However, the car manufacturing business is going through a very fundamental change as it embraces EVs and the development of new advanced electronic systems in cars. Many clearly do not have the systems in place to deal with semi-conductor shortages. I expect they will get their act together in time.

This is a business problem more than it is a technology problem, I think.

The M- and S-rated (aerospace grade, compliant with MIL-STD-883) microprocessors often take five years or more to develop and qualify, and they are used in such low volume (in comparison to consumer-grade microprocessors in terrestrial applications where charged particle radiation and extreme temperature transients are not a significant issue) that they often remain in new service for two decades or more. The slower processing speed means that there is more effort in making efficient firmware (for the most part, these processors are running applications on a very thin RTOS), and of course they aren’t running in graphics-intensive displays because there isn’t any need for them. When the STS “Shuttle” started running experiments requiring complex user interfaces, NASA qualified and sent up commercial hardened laptop computers for astronauts to use, but these were not in any way tied into the Orbiter Vehicle avionics suite which even at end-of-life was using early 'Nineties microprocessor technology for the ‘glass cockpit’ upgrades.

There are smallsat applications by amateurs and startup companies that use ARM-microprocessors intended for mobile devices and sometimes actually incorporating cellphones directly into their avionics so they can use the camera and accelerometer on the phone in their instrument suite. This works fine for a sat that is only intended to function for a few months or less and isn’t performing any critical business function, but as smallsat startups have discovered, isn’t really suitable for high reliability applications. Amusingly, a couple of the early smallsat manufacturers who were so gung-ho about using all commerical-off-the-shelf processors have now gone to chips that, while not fully S-rated, are tested to some subset of MIL-STD-883, because when the microprocessor running your software defined radio has a repeated single event upset every time is passes anywhere near the Southern Atlantic Anomaly, it causes major problems.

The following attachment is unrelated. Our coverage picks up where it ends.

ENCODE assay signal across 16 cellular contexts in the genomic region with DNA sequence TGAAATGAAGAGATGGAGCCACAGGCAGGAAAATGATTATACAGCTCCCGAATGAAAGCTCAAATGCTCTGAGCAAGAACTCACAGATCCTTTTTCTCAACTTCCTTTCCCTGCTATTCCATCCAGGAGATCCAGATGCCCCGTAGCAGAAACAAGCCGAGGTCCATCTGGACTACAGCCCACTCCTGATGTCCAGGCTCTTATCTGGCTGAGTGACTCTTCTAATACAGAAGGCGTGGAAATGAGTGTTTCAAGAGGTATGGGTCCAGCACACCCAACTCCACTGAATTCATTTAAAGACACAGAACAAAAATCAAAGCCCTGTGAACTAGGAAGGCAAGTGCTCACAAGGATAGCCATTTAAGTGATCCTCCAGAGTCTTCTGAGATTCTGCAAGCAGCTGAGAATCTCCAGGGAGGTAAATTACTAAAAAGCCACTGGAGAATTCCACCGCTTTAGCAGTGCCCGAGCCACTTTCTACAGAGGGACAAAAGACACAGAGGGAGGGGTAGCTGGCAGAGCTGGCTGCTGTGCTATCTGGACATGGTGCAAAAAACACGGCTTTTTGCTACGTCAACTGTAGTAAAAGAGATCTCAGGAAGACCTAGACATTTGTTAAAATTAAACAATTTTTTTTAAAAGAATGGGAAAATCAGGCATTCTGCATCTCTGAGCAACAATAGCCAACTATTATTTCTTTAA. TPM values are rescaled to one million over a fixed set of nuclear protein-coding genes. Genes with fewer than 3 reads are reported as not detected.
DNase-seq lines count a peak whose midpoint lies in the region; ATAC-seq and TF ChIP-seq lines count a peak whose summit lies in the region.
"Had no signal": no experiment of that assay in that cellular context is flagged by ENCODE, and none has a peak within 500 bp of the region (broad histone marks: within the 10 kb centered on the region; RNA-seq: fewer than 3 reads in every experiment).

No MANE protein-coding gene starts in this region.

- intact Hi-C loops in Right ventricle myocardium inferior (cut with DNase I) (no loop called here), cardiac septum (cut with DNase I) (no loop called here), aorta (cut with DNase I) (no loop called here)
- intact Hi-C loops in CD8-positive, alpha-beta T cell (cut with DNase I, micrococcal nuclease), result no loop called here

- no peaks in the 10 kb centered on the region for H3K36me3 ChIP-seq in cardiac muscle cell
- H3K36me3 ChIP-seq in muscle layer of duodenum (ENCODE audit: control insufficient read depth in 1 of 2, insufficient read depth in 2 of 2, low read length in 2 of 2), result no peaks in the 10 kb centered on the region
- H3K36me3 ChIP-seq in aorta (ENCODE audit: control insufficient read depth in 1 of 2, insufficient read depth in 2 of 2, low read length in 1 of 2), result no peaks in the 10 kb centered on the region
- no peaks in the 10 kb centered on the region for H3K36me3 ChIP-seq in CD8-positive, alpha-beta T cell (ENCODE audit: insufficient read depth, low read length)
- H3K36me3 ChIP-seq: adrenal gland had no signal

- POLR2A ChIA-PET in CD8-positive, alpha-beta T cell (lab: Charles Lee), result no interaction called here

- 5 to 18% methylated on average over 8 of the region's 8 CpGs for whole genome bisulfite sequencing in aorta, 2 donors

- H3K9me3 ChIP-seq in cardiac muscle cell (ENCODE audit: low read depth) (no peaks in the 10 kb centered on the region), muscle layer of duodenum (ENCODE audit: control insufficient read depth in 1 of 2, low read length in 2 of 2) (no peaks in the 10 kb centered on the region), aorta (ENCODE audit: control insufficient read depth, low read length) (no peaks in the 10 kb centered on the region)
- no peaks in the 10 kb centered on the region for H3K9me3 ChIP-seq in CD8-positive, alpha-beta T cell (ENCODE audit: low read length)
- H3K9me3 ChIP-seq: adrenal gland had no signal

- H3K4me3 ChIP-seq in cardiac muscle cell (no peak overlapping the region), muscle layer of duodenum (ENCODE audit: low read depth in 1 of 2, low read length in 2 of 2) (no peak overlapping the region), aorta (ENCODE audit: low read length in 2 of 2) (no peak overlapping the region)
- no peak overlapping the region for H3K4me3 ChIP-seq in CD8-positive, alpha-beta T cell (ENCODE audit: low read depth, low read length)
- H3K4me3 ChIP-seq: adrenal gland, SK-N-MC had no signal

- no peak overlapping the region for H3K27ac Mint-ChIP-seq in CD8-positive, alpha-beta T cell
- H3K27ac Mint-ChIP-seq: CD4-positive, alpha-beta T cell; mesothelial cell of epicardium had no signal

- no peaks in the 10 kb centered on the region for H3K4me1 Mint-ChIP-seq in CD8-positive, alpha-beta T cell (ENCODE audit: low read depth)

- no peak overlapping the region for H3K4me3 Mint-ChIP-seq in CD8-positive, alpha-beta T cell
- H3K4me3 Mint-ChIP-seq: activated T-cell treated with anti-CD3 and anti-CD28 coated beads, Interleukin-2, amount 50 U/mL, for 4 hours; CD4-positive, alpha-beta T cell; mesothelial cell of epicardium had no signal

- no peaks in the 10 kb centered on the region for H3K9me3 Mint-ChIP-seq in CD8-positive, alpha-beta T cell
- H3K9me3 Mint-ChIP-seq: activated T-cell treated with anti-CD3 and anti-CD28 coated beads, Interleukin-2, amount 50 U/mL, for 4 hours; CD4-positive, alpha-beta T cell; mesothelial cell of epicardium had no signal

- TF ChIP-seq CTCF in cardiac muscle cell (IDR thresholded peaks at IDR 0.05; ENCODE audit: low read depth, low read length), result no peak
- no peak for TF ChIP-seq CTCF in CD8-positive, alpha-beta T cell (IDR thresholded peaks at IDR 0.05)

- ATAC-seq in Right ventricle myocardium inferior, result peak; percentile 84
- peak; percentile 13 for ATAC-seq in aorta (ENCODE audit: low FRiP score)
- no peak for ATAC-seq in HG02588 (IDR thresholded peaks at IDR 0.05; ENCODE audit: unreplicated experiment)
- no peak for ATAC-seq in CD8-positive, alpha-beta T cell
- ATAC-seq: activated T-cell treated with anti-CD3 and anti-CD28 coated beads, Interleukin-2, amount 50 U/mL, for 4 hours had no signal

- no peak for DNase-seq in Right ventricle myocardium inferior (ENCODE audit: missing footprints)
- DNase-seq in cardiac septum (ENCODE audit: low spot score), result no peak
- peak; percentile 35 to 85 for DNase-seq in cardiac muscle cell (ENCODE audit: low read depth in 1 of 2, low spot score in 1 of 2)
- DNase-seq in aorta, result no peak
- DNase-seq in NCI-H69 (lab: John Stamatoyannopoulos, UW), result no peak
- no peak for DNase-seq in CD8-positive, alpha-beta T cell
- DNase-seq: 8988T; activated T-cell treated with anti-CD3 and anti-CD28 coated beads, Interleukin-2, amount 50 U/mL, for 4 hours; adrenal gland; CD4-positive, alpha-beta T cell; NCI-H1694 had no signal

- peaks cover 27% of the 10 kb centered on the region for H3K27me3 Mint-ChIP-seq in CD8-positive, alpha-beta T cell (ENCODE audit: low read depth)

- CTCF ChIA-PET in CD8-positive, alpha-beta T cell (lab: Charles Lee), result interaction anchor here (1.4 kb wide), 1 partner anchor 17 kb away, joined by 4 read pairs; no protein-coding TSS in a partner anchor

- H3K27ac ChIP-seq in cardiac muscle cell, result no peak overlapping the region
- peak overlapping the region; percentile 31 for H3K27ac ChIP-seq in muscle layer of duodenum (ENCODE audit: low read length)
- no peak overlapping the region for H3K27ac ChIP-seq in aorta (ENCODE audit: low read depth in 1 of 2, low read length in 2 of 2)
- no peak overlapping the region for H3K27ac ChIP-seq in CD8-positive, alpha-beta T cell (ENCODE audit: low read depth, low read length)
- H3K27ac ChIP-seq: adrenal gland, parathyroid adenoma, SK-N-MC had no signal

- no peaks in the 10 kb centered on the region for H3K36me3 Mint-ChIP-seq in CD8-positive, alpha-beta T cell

Microprocessors for automotive use don’t have to worry about charged particle radiation, of course, but they are often in performance- and safety-critical applications such as vehicle dynamic control, advanced ABS deployment, and engine management, are in a high EMI environment, experience some pretty significant thermal environments, and are generally expected to function for the life of the vehicle without replacement, which for the typical car is three or four times the lifespan of a smartphone. Given the costs of a field service campaign, insisting on “zero defects” is a financially-astute business call even if it does mean more intensive testing and rejection of functional but potentially marginal units.

The other issue, of course, is getting that steady stream of “old iPhone processors” to maintain the logistical needs of high volume production. Aside from the reliability issues of extracting and reusing chips from old phones, what happens when Apple shifts from an A9 to an A10, and then a year later to an A12? Is a manufacturer then going to qualify the new chips and refactor all of their code for the new chipset at a cost of hundreds of millions of dollars on top of other design costs? There is a reason that auto manufacturers keep using the same chipsets and try to reuse software from vehicle to vehicle; because the costs are huge, and the risks of having to rewrite firmware and missing a fatal flaw are enormous, notwithstanding that processors designed to run real time embedded firmware are very different than a processor purpose built to run a graphical user interface and communication device.